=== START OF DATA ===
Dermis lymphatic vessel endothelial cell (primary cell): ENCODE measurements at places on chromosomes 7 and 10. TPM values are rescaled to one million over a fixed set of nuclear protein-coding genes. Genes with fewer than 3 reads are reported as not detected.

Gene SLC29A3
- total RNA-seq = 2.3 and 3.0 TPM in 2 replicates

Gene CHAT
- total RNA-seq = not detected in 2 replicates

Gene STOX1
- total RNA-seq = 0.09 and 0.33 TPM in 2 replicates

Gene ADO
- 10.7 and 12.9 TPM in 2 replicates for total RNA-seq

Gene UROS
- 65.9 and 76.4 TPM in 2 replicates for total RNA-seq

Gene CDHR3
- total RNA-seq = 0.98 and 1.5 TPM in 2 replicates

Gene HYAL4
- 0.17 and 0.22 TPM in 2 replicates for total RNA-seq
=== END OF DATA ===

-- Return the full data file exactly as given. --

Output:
Dermis lymphatic vessel endothelial cell (primary cell): ENCODE measurements at places on chromosomes 7 and 10. TPM values are rescaled to one million over a fixed set of nuclear protein-coding genes. Genes with fewer than 3 reads are reported as not detected.

Gene SLC29A3
- total RNA-seq = 2.3 and 3.0 TPM in 2 replicates

Gene CHAT
- total RNA-seq = not detected in 2 replicates

Gene STOX1
- total RNA-seq = 0.09 and 0.33 TPM in 2 replicates

Gene ADO
- 10.7 and 12.9 TPM in 2 replicates for total RNA-seq

Gene UROS
- 65.9 and 76.4 TPM in 2 replicates for total RNA-seq

Gene CDHR3
- total RNA-seq = 0.98 and 1.5 TPM in 2 replicates

Gene HYAL4
- 0.17 and 0.22 TPM in 2 replicates for total RNA-seq